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L3/D4 ("L-cubed over D-to-the-fourth") is a measure of pump rotor stiffness, it's ability to resist radial load and to minimize deflection.

It comes from the basic cantilevered beam deflection formula, which you can find in any book on mechanics: y = F x L3 / (3 x E X I), where F is radial load, L is cantilevered length, E modulus of the elasticity of the material, and I is moment of inertia.


Figure 4-1 Pump shaft deflects under load, as a structural beam

Load F could be a cantilevered weight of the overhung load, a centrifugal force created by the end load unbalance, a hydraulic radial thrust of a centrifugal pump, or a combination of forces. These forces can be static and not changing direction (such as weight), or dynamic (such as rotating unbalance).

For a circular shafts I = 3.14 x D4 / 64, and thus a deflection at a given force is proportional to:

y ~ L3/D4, or abbreviated it is often written as L3D4

Thus L3D4 becomes a criterion for an indirect assessment, or a comparison, of a rotor deflection under load. Mechanical seals can not tolerate much deflection, and are prone to leakage if their faces are displaced by more then 0.001" - 0.002".
Figure 4-2: Seals will leak as excessive loads causes shaft deflection and seal faces misalignment

The lower L3D4, the less is shaft deflection, which is better for the seals. If L3D4 becomes too large, a pump shaft can snap, especially if operated close to shut-off, where hydraulic radial loads are excessive (see other related articles in the Pump Magazine on this subject).

ANSI pumps have L3D4 ratios range from 20 to 120, but new designs have been introduced with this ratio below 10.0 (see related articles, such as "Barrier" design, that combines mag-drive and gas seal technologies).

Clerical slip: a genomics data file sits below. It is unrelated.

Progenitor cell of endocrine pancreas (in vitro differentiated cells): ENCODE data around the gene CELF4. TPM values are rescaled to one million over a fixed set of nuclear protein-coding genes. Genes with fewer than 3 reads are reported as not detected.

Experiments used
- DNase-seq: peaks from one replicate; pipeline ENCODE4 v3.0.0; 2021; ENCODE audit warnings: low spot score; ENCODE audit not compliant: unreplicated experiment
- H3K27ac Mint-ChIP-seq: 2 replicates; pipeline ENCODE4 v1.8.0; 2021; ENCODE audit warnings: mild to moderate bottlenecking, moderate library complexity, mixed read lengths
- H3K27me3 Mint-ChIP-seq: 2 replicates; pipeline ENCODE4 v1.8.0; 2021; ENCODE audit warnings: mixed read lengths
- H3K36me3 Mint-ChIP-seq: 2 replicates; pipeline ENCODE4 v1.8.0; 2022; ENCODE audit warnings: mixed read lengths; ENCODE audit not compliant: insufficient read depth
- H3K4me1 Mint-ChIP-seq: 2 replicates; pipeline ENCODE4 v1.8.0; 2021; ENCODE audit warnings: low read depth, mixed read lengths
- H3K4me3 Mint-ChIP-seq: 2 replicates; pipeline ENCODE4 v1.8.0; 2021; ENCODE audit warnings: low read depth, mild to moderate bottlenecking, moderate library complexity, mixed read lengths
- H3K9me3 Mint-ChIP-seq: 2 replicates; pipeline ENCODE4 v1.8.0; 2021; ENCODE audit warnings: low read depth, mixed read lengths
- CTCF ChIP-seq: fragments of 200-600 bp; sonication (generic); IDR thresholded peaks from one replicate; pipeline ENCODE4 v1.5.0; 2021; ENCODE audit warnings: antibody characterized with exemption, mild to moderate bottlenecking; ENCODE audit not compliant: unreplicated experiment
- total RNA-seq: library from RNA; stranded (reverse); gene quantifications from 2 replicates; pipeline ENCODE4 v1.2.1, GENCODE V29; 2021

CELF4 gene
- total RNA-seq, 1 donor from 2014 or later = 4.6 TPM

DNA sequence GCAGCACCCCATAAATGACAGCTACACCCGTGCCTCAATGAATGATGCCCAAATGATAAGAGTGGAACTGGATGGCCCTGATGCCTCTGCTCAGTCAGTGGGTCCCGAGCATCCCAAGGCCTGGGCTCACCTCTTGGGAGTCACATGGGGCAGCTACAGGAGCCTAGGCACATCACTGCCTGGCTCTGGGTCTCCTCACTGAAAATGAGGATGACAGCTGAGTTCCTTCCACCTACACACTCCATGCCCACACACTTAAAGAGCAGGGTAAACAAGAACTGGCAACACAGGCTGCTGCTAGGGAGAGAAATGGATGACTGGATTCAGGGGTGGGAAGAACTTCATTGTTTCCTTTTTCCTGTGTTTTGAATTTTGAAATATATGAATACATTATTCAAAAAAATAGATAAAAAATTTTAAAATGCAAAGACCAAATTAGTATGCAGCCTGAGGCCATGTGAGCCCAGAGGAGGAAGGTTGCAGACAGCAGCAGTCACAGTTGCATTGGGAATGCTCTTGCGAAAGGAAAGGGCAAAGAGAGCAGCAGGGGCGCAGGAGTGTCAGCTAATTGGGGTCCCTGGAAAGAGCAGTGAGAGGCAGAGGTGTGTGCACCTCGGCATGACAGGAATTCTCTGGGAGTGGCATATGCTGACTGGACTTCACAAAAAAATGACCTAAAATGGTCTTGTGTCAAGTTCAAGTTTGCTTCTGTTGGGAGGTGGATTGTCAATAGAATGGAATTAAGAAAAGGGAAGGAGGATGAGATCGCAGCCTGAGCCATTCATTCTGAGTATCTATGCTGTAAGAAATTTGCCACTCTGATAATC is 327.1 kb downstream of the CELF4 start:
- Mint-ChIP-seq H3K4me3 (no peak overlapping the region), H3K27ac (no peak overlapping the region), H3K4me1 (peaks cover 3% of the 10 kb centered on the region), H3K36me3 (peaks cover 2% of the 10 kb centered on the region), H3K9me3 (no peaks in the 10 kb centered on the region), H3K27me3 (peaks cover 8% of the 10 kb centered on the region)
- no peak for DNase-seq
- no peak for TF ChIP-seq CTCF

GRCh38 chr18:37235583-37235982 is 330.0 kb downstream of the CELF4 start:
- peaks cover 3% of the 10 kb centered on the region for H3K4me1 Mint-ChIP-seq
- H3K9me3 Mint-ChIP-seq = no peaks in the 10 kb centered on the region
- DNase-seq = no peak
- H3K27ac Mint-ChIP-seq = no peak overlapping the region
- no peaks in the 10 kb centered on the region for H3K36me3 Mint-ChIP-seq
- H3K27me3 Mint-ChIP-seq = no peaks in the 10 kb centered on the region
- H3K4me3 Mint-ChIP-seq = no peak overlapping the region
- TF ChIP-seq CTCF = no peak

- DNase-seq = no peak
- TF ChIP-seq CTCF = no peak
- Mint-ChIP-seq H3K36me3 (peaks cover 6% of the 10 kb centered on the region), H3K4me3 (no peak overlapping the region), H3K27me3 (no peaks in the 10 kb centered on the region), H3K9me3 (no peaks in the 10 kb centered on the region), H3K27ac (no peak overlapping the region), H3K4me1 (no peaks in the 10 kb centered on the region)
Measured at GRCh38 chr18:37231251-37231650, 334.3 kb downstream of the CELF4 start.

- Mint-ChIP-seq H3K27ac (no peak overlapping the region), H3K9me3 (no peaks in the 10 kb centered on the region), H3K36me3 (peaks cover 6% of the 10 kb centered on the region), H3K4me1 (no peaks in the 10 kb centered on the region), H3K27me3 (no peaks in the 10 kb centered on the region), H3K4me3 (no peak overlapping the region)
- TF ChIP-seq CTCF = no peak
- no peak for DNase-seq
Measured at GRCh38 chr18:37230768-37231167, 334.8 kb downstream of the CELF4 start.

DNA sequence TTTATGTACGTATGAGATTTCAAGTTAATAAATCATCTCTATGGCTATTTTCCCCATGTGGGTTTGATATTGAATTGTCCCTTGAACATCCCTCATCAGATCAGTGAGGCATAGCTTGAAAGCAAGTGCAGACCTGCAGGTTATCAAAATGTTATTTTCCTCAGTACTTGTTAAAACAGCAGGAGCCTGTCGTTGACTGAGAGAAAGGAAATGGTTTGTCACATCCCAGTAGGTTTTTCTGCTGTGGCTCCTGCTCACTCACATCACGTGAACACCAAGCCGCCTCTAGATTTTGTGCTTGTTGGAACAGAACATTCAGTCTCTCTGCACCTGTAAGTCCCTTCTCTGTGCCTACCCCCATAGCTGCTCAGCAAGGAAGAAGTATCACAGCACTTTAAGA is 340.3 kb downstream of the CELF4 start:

You can easily determine the L3D4 ratio of your pump by measuring the length of the shaft from the center of the bearing closest to the impeller and impeller centerline, and the diameter of the shaft under the bearing. Then, cube the length, raise the diameter in to fourth power, and obtain the ratio. A shaft diameter changes from the bearing towards the impeller, but its value under the bearing is taken nominally. Tabulating these ratios for different pumps, you can make you own plant database of L3D4 of different designs.

Figure 4-3: L and D parameters for a pump rotor

As a word of caution, the ultimate manifestation of pump reliability is its operating history, which could at times conflict with what a L3D4 number would indicate. Nevertheless, it is a good guide, and helpful as one of several design factors that may have an effect on the pump reliability.

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